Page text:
Waste injected in Ohio in 2013:
Total waste injected= 16,354,784 bbls or 686,900,928 gallons
From in-state: 8,076,820 bbls
Out of state: 8,277,964 bbls
Top 10 receiving county’s bbls (a barrel is 42 gallons):
As of 3-3-14, Ohio had 234 permitted Class II injection wells with 202 of them active.
source: spreadsheet provided by ODNR through public records request
Charges Reduced for The Athens 8 Arrested at the K&H Injection Well Rally
The eight farmers and local business leaders charged with criminal trespass for blocking trucks carrying frack waste to the K&H Partners’ Athens County injection well site in February took a plea deal this morning in Athens Municipal Court. The eight pled to a lowered charge of disorderly conduct, a minor misdemeanor, and received a $150 fine, $100 of which was suspended. Those arrested include Kip Rondy, owner of Green Edge Farms; Michelle Ajamian, owner of Shagbark Seed and Mill; Christine Hughes, owner of the Village Bakery, Smiles Welch, a local pastor, Sean Pavlac, Timothy Fultz, Caprice Huffman and Liz Florentino.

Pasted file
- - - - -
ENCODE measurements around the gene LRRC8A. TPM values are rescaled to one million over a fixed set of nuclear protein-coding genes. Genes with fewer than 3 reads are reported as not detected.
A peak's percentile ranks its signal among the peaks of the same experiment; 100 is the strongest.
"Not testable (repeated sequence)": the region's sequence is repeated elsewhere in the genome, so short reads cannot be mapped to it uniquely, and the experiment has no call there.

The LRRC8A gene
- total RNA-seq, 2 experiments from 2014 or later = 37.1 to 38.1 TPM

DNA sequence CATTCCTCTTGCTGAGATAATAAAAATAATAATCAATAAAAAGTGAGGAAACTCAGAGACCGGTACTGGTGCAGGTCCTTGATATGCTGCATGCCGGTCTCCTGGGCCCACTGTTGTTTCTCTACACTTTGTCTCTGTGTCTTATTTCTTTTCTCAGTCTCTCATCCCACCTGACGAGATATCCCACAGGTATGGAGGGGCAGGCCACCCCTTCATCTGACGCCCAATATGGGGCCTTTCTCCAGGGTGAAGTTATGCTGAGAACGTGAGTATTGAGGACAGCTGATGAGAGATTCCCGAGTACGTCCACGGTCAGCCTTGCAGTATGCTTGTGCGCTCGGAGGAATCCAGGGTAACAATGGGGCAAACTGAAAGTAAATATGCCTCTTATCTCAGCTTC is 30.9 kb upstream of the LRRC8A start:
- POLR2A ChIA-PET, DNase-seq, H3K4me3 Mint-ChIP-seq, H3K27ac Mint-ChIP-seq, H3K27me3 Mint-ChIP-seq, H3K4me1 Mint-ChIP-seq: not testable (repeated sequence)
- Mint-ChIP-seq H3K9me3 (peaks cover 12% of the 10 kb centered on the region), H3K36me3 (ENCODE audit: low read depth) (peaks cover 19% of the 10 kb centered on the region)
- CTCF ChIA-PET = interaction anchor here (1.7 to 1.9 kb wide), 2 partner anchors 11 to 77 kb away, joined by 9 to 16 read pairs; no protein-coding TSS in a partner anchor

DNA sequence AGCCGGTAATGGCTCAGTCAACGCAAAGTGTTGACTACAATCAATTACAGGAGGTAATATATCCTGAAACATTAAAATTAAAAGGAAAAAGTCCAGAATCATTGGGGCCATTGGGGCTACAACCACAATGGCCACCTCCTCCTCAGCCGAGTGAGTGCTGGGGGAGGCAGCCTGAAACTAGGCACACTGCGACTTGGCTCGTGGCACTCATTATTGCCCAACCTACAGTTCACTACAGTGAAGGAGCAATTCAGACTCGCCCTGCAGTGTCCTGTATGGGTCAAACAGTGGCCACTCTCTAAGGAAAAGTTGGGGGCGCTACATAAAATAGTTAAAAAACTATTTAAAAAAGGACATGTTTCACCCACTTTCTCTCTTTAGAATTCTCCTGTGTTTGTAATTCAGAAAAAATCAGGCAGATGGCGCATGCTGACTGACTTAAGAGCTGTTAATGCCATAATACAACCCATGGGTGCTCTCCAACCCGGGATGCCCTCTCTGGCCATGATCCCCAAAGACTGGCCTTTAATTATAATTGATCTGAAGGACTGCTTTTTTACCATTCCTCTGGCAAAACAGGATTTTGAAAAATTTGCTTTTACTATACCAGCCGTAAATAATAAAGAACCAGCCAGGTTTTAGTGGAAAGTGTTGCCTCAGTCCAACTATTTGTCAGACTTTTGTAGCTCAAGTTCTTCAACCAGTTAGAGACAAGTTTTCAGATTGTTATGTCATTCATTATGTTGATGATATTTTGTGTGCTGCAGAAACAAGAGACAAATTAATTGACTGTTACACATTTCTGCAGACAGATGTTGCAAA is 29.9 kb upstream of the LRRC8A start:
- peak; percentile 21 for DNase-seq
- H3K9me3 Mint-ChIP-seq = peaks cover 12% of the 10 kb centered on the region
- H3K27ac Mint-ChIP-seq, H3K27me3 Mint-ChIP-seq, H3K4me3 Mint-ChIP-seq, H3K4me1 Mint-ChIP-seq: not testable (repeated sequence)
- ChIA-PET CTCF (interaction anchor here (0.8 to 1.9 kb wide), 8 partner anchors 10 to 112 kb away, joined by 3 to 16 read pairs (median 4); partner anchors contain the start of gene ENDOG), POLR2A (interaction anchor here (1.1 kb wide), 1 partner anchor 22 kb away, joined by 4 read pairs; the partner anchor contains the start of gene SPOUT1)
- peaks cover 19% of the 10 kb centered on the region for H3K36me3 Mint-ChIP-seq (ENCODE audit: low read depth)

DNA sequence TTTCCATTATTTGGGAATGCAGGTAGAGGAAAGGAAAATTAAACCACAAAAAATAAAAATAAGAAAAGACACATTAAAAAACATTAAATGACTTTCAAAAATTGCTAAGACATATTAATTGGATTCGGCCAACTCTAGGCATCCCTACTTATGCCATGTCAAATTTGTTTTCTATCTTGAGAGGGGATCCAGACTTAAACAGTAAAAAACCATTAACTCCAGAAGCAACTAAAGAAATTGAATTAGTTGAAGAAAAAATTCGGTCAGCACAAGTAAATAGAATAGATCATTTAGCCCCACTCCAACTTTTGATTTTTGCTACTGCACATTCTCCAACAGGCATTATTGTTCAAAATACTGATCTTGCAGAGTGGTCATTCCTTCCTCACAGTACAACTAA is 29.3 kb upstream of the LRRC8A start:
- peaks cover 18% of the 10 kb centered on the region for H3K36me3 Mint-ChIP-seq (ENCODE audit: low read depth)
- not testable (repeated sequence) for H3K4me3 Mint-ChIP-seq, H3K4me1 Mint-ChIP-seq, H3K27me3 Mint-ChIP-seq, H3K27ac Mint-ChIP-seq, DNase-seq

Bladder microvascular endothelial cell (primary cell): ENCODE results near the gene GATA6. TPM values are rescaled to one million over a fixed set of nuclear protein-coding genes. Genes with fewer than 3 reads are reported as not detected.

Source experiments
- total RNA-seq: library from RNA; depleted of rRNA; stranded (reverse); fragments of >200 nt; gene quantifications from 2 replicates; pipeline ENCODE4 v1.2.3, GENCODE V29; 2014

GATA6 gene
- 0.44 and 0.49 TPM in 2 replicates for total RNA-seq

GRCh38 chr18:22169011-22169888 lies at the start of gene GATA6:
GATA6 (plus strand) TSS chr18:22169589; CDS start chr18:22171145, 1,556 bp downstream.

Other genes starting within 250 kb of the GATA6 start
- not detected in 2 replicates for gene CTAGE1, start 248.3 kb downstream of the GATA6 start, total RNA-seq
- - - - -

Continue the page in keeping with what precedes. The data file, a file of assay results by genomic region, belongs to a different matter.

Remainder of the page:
Kip Rondy read the following statement at the hearing: